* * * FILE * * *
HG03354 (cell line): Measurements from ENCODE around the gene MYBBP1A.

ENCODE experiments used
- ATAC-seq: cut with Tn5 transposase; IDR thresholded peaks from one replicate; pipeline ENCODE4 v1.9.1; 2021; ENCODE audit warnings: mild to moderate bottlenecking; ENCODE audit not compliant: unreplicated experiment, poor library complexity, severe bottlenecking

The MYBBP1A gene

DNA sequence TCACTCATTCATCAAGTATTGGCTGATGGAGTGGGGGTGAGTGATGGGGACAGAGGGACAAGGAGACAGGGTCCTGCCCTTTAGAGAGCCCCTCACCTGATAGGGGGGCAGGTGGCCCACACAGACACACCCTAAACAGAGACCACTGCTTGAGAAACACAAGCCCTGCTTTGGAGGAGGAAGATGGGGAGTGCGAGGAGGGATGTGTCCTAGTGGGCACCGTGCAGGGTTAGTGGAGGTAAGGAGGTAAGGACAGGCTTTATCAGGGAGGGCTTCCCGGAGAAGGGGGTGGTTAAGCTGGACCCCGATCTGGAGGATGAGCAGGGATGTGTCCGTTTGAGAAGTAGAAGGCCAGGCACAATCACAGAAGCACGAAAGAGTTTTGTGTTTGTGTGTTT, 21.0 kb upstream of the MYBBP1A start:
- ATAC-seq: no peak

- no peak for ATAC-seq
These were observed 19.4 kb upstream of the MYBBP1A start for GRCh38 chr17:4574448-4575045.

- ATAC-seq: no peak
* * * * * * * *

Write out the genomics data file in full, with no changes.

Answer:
HG03354 (cell line): Measurements from ENCODE around the gene MYBBP1A.

ENCODE experiments used
- ATAC-seq: cut with Tn5 transposase; IDR thresholded peaks from one replicate; pipeline ENCODE4 v1.9.1; 2021; ENCODE audit warnings: mild to moderate bottlenecking; ENCODE audit not compliant: unreplicated experiment, poor library complexity, severe bottlenecking

The MYBBP1A gene

DNA sequence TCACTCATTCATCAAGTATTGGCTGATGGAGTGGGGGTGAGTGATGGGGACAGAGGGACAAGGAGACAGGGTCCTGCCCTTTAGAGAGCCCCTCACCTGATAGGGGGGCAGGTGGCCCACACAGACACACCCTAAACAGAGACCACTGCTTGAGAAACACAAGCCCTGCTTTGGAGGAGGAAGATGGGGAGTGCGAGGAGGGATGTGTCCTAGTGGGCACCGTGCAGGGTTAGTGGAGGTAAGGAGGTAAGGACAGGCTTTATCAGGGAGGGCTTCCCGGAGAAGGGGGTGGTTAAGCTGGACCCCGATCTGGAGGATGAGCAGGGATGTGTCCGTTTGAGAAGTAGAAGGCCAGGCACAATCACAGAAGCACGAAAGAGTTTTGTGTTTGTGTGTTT, 21.0 kb upstream of the MYBBP1A start:
- ATAC-seq: no peak

- no peak for ATAC-seq
These were observed 19.4 kb upstream of the MYBBP1A start for GRCh38 chr17:4574448-4575045.

- ATAC-seq: no peak